France has long been known for having one of the highest birth rates in Europe, but 2016 marks it’s second consecutive year of decreasing birth rate after eight years of relative stability.
French national statistics institute Insee published it’s annual demographic report on Tuesday, it’s key finding showed that birth rates in France have dropped in 2016 to just 1.93 children per woman.
In 2015, France had the highest birth rate in Europe at 1.96 children per woman, although this was down from the symbolic rate of 2 children per mother in 2014.
Insee reports that the lowering birth rate is partly due to the fact that there are less and less women of child-bearing ages in France.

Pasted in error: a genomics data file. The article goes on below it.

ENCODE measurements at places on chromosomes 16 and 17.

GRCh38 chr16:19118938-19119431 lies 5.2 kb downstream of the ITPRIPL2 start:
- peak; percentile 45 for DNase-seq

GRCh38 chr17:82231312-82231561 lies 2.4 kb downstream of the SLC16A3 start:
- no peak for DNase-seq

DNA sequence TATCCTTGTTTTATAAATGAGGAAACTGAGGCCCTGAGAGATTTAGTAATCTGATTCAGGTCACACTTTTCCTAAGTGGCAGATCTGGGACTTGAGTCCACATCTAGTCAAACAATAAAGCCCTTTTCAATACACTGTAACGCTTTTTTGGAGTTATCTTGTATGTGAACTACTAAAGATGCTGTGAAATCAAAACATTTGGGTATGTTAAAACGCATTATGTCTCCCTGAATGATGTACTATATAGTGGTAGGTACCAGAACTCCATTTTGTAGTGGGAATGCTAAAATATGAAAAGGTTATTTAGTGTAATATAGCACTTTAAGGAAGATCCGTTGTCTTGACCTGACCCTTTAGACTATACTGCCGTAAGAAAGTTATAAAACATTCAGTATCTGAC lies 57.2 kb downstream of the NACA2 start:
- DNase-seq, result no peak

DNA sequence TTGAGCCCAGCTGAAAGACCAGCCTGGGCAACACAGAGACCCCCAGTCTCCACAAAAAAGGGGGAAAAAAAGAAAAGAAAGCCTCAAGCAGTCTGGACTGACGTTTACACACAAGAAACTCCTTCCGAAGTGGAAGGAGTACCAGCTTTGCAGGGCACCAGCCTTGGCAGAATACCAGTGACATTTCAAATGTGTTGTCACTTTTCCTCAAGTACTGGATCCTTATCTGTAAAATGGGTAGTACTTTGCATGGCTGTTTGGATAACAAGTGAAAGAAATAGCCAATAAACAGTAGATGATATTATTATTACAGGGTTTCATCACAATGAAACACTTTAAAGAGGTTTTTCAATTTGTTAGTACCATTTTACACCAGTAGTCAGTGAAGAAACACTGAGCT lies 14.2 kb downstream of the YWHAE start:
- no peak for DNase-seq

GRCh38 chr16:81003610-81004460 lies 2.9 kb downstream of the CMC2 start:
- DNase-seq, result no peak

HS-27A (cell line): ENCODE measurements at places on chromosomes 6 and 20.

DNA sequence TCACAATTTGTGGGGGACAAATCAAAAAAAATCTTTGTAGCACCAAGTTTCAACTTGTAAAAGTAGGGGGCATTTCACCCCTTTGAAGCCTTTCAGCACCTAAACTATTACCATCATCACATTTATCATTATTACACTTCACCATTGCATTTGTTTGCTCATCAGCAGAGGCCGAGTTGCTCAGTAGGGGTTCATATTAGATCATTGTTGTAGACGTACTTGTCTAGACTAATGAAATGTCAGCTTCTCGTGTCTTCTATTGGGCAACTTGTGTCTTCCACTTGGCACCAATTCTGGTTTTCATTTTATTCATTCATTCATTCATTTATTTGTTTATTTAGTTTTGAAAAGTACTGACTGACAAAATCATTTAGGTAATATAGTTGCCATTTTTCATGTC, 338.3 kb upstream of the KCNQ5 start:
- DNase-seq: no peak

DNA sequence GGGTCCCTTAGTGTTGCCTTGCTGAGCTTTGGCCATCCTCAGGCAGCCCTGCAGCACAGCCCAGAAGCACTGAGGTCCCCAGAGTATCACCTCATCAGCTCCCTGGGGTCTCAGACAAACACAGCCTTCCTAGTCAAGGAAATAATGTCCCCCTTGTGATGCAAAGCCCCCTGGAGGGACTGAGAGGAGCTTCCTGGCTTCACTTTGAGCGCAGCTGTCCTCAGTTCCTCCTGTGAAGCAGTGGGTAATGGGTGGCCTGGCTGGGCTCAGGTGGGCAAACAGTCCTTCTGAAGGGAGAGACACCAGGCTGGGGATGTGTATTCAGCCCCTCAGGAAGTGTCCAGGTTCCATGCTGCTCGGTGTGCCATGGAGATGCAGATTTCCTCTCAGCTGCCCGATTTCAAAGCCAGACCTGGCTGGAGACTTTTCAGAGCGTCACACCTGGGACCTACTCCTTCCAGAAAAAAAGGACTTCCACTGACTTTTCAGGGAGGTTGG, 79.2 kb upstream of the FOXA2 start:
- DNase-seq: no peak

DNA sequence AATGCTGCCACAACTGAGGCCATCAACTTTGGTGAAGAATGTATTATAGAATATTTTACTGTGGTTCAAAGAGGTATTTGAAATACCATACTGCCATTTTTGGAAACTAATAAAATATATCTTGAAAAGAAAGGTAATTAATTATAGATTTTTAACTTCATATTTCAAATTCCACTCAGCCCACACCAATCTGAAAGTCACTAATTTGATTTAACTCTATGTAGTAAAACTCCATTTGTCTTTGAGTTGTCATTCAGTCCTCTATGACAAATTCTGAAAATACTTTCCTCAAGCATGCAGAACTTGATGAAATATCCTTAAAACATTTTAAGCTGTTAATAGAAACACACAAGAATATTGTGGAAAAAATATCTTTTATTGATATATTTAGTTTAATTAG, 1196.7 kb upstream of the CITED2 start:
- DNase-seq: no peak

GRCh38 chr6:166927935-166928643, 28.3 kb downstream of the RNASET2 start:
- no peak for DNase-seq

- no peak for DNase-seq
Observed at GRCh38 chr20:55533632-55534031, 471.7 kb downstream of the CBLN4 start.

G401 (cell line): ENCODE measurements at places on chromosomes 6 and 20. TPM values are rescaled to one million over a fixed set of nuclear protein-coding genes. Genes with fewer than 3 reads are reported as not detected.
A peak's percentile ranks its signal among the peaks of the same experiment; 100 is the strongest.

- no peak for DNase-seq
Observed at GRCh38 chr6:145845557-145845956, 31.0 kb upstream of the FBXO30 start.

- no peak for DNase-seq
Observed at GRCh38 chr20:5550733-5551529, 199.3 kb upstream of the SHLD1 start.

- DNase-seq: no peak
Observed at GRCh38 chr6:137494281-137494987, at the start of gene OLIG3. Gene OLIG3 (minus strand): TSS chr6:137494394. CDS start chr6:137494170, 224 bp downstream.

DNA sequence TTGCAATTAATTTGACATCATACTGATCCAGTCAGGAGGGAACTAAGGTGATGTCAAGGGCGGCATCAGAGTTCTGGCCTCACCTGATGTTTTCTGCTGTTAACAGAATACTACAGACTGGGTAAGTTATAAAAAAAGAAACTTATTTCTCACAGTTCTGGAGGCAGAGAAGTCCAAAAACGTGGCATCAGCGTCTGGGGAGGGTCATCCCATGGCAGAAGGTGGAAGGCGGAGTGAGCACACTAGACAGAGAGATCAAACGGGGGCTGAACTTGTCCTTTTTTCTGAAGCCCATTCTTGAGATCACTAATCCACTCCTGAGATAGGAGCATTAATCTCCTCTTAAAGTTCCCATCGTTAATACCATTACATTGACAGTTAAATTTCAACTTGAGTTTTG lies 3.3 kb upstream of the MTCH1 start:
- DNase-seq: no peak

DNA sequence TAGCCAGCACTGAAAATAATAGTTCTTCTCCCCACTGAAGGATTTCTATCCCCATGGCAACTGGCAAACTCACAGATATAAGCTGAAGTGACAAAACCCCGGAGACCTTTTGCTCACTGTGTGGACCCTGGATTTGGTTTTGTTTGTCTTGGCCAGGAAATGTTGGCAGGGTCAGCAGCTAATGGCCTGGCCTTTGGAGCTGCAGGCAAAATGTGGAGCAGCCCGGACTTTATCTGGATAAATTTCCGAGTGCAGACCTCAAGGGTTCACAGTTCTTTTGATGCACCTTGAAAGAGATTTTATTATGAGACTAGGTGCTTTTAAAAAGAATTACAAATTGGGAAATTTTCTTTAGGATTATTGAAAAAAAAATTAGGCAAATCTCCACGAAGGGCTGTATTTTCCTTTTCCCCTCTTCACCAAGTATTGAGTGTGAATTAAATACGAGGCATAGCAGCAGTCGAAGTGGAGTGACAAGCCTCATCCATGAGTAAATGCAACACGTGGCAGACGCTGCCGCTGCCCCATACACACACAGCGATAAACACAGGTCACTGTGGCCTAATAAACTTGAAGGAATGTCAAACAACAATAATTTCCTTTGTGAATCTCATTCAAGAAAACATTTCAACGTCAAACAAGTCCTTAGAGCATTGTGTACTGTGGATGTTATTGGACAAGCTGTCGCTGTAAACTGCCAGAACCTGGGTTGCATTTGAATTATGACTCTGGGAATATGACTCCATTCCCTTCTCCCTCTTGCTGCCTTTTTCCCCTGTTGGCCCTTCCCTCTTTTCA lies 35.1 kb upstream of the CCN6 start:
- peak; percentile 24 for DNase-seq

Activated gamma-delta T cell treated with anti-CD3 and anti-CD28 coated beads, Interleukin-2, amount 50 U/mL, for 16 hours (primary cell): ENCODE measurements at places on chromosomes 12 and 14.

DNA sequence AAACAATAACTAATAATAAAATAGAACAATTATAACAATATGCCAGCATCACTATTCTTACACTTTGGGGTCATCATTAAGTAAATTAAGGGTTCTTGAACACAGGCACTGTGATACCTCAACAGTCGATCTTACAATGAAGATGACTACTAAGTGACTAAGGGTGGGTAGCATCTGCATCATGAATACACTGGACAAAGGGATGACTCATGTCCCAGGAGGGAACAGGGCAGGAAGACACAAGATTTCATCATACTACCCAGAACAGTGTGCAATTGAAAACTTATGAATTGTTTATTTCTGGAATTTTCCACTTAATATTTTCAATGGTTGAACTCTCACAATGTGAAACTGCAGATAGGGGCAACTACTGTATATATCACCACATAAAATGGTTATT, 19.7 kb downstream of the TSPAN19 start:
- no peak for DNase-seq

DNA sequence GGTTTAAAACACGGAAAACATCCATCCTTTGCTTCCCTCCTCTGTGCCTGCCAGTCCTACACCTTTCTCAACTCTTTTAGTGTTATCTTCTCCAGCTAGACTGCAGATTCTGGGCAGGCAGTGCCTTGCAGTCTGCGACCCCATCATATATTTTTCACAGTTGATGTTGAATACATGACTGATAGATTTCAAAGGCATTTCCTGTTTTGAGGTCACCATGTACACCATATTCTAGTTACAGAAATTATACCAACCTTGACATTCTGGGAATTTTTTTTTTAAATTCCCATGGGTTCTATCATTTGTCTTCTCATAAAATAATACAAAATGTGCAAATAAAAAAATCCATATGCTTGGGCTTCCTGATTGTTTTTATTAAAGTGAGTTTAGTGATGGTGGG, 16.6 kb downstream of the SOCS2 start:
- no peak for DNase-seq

The number of 20 to 40 year old women have been on the decrease in France since the 1990’s, as women born in the baby-boom period of 1946 – 1964 start to leave that age bracket.
Despite reduced births, the total population of France has still grown by 0.4% in the last year, the report states.
As of January 1st 2017 there were 66.9 million people in France.
This rise in population is because the number of births are still 198, 000 greater than the number of deaths. The number of deaths in France fell slightly last year by 7,000, after a steep rise in 2015.
Insee equally underlines that the birth rate in France is “nevertheless, high overall” far above Portugal, who in 2015 had the lowest birth rate in Europe at 1.23 children per woman.
In 2014 authorities reported that the birth rate in Paris had fallen to a 40-year low.
Critics said authorities must provide more nursery places to stem the falling birth rate.
By Rose Trigg